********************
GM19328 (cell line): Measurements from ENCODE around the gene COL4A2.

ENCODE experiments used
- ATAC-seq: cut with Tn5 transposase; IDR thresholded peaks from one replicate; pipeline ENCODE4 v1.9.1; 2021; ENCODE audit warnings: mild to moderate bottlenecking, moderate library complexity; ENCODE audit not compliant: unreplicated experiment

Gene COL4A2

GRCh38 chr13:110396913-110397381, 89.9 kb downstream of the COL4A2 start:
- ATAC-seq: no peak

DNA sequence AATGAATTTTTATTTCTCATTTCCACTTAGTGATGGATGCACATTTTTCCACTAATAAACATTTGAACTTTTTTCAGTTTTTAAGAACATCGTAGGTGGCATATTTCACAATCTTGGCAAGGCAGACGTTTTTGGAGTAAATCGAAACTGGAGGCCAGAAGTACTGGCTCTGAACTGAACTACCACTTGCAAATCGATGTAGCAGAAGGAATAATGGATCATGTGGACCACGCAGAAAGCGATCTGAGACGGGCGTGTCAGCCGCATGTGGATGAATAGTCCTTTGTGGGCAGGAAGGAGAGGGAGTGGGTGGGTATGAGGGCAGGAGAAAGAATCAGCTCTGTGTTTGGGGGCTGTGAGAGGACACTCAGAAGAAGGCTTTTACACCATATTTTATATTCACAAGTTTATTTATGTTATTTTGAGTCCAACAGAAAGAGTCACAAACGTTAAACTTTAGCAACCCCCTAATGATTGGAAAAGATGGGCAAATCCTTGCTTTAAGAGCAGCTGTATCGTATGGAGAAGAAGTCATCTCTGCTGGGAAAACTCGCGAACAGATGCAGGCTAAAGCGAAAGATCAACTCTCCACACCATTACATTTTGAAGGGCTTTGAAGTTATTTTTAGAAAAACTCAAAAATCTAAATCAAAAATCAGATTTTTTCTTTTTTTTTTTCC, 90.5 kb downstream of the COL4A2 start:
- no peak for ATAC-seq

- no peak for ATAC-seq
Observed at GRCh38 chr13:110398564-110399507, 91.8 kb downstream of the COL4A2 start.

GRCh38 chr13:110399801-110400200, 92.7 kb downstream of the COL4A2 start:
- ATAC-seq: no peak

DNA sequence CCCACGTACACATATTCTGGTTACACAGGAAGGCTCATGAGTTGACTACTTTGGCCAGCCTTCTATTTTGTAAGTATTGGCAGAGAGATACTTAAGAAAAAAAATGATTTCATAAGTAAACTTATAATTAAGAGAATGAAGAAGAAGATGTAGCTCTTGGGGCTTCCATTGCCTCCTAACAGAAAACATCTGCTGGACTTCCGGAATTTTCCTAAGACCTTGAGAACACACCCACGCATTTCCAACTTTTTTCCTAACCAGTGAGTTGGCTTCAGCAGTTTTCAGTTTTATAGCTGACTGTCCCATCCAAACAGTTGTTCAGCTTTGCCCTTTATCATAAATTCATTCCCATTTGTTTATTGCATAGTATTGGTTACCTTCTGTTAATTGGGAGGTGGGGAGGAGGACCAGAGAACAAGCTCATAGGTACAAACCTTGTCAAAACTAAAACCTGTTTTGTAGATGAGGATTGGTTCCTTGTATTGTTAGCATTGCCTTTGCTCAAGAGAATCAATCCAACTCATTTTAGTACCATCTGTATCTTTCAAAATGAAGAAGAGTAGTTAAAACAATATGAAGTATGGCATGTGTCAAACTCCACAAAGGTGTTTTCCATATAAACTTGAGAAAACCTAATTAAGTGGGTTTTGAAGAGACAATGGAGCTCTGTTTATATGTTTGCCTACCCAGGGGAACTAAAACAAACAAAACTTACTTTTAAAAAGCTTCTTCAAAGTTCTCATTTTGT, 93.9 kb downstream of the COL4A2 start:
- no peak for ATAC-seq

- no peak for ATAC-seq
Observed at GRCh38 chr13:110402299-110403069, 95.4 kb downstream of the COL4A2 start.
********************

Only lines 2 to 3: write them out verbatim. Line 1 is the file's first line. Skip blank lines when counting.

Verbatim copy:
ENCODE experiments used
- ATAC-seq: cut with Tn5 transposase; IDR thresholded peaks from one replicate; pipeline ENCODE4 v1.9.1; 2021; ENCODE audit warnings: mild to moderate bottlenecking, moderate library complexity; ENCODE audit not compliant: unreplicated experiment